Cukor, George: Major Director of Classic Hollywood Cinema–Part 2

Please read Part 1

Cukor, George: Major Director of Classic Hollywood Cinema–Part 1

Generous Collaborator

From the very beginning of his career, George Cukor subscribed to the notion of film as a collaborative art, with the director serving as a coordinator or supervisor of all the other contributors: writers, producers, actors, musicians, editors, cinematographers.

This great quality of being a generous collaborator worked against Cukor in the eyes of some critics.  Carey’s superficial book was unfairly titled Cukor and Co., as if Cukor’s collaborators were more responsible for the final look of his films than he was.  Hence, many critics continue to stress–rather unfairly–that “Cukor’s personality in film is subservient to that of his writers and actors, and his sensibility can best be grasped from the type of collaborators with whom he worked most felicitously.”

The paradox is that most critics agree there is a distinctive Cukor’s style, and that his movies display unique charm and look, but at the same time they have deprived him of the credit he deserved.  George Cukor thus demonstrates that, in the final account, it was Cukor, and Cukor alone, who devised and shaped his films, albeit with the assistance of others.  Indeed, he worked with numerous cinematographers and editors, which means that the “special look” of his films cannot be attributed to the work of one or few cinematographers.  The fact that Cukor’s movies display a consistent style, even though he worked with different cameramen and editors, shows that it was his idiosyncratic personality, taste, and technique which formed and shaped his pictures.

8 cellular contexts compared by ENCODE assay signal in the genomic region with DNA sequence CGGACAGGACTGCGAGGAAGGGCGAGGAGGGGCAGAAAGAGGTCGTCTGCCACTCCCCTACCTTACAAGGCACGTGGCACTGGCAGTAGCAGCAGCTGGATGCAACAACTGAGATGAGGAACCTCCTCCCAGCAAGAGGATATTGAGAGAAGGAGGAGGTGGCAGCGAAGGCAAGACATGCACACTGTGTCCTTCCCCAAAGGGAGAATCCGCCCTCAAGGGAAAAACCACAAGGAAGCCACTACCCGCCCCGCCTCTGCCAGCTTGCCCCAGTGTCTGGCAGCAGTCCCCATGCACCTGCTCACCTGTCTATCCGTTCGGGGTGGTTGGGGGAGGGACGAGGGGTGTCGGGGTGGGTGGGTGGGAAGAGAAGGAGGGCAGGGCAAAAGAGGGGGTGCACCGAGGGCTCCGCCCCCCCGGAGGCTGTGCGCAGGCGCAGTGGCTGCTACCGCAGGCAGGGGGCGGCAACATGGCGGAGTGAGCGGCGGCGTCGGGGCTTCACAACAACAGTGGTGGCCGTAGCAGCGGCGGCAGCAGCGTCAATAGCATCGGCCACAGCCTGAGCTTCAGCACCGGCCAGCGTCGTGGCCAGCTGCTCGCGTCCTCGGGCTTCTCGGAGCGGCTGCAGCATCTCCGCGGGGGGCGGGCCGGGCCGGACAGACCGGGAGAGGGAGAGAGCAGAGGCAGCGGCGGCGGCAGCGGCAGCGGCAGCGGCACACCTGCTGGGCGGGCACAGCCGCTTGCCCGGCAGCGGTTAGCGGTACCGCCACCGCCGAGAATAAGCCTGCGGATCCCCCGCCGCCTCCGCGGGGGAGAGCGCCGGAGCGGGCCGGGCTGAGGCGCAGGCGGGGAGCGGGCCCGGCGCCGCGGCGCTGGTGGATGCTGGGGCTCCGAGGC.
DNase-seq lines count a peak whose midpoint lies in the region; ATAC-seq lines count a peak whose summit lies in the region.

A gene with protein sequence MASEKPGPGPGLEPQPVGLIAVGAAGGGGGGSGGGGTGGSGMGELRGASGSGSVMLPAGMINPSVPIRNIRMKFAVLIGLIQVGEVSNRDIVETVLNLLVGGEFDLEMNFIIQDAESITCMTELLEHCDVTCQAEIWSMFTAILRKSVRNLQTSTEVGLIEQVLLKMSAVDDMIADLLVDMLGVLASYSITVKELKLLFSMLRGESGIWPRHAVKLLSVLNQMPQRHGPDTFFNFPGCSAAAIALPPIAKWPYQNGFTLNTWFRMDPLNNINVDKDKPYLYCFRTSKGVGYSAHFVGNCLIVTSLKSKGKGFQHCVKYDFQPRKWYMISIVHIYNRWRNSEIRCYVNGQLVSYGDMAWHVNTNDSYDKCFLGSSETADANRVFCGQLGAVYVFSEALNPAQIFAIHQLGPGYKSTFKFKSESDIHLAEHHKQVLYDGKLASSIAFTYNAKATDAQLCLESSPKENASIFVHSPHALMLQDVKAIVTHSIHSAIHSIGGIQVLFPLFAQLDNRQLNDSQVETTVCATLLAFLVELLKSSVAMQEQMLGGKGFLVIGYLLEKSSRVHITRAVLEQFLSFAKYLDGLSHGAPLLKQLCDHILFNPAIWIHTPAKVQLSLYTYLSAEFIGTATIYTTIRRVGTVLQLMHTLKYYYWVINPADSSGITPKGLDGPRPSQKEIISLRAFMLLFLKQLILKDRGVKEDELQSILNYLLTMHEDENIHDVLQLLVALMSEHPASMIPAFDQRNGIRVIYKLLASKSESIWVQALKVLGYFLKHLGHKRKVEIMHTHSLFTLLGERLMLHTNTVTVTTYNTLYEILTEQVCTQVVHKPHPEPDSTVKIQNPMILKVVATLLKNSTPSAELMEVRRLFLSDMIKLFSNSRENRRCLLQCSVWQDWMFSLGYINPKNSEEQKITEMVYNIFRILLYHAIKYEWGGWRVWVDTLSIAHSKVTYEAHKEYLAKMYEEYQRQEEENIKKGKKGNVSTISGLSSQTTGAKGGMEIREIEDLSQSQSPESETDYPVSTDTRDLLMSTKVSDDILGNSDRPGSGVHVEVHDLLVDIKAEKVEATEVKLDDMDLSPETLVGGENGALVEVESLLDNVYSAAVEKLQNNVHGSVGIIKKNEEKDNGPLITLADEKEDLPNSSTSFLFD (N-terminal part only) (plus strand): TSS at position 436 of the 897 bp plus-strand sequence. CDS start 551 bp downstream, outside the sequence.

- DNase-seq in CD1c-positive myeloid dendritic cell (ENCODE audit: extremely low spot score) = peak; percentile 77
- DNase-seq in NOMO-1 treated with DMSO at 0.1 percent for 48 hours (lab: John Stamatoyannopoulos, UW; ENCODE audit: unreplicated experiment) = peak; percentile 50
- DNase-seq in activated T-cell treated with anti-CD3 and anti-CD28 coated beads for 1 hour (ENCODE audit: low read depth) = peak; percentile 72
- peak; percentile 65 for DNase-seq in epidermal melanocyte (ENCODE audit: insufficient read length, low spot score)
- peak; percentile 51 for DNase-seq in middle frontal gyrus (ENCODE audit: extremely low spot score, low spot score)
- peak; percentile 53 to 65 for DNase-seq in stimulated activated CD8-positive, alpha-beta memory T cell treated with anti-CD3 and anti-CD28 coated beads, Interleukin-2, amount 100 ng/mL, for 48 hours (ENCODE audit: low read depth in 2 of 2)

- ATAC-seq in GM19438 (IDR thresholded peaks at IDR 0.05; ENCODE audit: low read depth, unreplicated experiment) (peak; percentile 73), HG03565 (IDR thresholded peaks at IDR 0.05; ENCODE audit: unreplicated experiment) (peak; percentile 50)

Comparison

Holding that all good directors have been versatile in their choice of subject matter, Cukor directed a wide range of movies with a good deal of success.  For example, he made forays into psychological thrillers (Gaslight) and film noirs (Keeper of the Flame, A Double Life), adaptations of literary classics (Little Women, David Copperfield, Romeo and Juliet), Broadway plays (Edward, My Son), and musicals (A Star Is Born, Les Girls).  However, he was at his best directing sophisticated comedies (The Women, Holiday, The Philadelphia Story), which became his defining genre and his most important contribution to the American cinema.